Andrea Lafferty, the executive director of the Traditional Values Coalition (a conservative religious organization) was recently quoted here by Brian Leiter saying something that provides an excellent illustration of the rationale for a terminological distinction made in The Cambridge Grammar of the English Language. Ms Lafferty said:
"There's an arrogance in the scientific community that they know better than the average American."
The Cambridge Grammar refers to finite clause constituents like that they know better than the average American as content clauses, taking the term from the great 20th-century Danish grammarian Otto Jespersen. We don't call them that-clauses, and we don't call them complement clauses, and there are solid reasons for both decisions. Ms Lafferty's quote provides a good example to illustrate why the second of those decisions is correctly made.
There are two reasons we don't call constituents of this sort that-clauses. First, that would be a parochial term rather than a universally applicable one: other languages have constituents of what appear to be exactly the same type, but in Spanish they're marked with que and in German they're marked with dass and in Hindi they're marked with ki and so on. Second, in many contexts the word that is omissible, and it would seem perverse to name a constituent after the one word in it that is freely omissible without any change in the construction (omit any other word from that they know better than the average American and you get either an ungrammatical constituent or at best one with a different meaning).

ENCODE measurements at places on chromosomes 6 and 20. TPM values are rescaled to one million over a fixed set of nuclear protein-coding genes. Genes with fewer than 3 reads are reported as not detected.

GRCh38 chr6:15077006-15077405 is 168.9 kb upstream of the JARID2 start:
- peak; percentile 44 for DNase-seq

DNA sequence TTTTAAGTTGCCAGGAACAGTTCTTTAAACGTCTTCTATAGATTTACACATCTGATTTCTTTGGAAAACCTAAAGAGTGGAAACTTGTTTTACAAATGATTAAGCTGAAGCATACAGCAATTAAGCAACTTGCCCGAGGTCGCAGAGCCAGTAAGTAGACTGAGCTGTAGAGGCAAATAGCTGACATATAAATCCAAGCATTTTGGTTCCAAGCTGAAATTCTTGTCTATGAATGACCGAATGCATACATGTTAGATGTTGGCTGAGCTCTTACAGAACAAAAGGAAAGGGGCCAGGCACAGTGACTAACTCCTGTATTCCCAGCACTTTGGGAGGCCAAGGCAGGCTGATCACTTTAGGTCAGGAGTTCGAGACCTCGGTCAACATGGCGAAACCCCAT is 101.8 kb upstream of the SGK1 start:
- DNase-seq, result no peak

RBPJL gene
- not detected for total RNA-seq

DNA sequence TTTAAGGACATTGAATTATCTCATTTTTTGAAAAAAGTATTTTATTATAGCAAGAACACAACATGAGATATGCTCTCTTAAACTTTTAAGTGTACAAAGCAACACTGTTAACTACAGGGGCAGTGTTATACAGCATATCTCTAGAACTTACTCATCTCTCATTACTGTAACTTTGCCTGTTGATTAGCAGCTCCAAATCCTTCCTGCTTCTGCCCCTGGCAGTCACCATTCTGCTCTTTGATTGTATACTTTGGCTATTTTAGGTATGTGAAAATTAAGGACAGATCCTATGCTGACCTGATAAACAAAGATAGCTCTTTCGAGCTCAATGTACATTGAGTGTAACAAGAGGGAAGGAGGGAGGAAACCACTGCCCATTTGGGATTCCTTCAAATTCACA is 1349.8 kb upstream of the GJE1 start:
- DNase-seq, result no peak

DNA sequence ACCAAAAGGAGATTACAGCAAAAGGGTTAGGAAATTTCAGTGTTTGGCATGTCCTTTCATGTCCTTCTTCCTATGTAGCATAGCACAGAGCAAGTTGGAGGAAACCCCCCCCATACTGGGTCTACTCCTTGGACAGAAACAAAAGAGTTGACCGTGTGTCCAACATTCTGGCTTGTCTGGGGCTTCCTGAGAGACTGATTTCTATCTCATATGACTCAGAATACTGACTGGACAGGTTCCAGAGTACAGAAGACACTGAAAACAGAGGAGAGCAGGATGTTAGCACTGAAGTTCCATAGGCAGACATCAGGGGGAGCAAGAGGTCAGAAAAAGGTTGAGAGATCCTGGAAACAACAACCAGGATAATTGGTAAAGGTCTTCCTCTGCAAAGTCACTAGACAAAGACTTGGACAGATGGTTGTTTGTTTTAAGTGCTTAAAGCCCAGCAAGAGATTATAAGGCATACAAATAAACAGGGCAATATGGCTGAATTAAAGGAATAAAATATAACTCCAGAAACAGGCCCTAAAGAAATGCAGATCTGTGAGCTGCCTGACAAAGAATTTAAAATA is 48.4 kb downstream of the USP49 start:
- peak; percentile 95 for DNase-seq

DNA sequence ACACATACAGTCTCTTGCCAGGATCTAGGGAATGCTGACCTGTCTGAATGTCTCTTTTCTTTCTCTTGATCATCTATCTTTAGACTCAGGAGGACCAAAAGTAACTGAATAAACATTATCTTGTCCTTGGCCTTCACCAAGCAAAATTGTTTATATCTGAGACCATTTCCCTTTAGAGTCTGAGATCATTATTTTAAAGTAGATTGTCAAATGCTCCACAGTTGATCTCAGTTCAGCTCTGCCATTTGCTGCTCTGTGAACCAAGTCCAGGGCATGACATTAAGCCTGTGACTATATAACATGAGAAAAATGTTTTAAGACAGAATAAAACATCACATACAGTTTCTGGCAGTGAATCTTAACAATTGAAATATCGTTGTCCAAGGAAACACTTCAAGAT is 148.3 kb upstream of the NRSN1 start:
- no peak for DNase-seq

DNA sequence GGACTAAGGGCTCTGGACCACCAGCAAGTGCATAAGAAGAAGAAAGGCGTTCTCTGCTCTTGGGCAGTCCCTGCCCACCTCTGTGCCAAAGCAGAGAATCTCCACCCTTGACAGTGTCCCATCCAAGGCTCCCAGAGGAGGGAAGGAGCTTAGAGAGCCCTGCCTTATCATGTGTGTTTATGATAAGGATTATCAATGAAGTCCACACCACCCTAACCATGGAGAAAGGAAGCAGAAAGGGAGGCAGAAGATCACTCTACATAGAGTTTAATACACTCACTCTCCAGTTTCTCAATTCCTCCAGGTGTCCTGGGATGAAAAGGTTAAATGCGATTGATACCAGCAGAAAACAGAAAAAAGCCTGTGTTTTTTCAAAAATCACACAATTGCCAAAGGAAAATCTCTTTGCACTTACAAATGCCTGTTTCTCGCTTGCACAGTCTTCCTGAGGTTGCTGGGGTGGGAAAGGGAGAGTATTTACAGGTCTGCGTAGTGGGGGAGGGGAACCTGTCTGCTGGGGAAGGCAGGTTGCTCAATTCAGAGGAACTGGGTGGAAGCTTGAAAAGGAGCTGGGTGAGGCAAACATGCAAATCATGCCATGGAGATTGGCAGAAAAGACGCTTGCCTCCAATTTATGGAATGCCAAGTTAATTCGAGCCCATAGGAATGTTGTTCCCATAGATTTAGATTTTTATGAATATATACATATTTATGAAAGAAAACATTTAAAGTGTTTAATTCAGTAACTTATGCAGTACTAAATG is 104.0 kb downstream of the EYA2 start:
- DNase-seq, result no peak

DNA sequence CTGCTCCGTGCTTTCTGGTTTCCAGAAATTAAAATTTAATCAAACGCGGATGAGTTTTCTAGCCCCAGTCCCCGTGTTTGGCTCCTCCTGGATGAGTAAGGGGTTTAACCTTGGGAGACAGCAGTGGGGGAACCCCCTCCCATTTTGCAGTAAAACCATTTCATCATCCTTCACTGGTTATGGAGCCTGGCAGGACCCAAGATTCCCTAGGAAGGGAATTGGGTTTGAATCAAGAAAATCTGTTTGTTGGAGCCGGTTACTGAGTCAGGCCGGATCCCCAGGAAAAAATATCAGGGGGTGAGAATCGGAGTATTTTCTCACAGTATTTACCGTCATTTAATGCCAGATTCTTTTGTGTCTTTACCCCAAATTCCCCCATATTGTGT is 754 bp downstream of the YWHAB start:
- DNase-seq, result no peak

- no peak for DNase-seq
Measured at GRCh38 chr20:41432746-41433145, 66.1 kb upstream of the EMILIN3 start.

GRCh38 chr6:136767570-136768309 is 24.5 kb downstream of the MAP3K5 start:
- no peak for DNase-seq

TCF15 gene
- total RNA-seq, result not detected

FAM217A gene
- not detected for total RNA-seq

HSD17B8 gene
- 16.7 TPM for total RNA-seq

But we also don't call them finite complement clauses, though many linguists would. The reason is that content clauses are often complements, but not always. Notice that there is no way we can say in general that the noun arrogance takes content-clause complements: it just isn't grammatical to say something like *His arrogance that everything will be all right amazed me. (Try replacing arrogance by assumption and note the difference.) You might want to say that Ms Lafferty's remark isn't grammatical either, but it surely comes close, and it's fully intelligible (Brian Leiter quoted it and discussed its content at length; he didn't say it was garbled and he couldn't understand it). So set aside the question of whether it's perfectly grammatical, and just consider how we can talk coherently about its structure, for it certainly has syntactic structure. We can relate it to something found elsewhere if we note that occasionally utterances like this are encountered:
What's up with you, that you're looking so miserable?
You must have been sitting awfully quietly, that he could could come in there and not notice you.
What's important about such examples is that the clause after the comma is not subordinate, in the sense of having the function of complement to some noun, verb, adjective, adverb, or preposition that licenses it. Ms Lafferty's remark can be regarded as illustrating the same sort of possibility. Whatever the exact details of the structure, the point is that the constituent that they know better than the average American is a content clause but it's not functioning as a complement clause in Ms Lafferty's sentence (we're leaving the matter of how it does function to be determined by future research). So the property of being a finite complement clause is distinct from the property of being a content clause, despite the fact that nearly all content clauses function as complements.Posted by Geoffrey K. Pullum at August 5, 2004 04:59 PM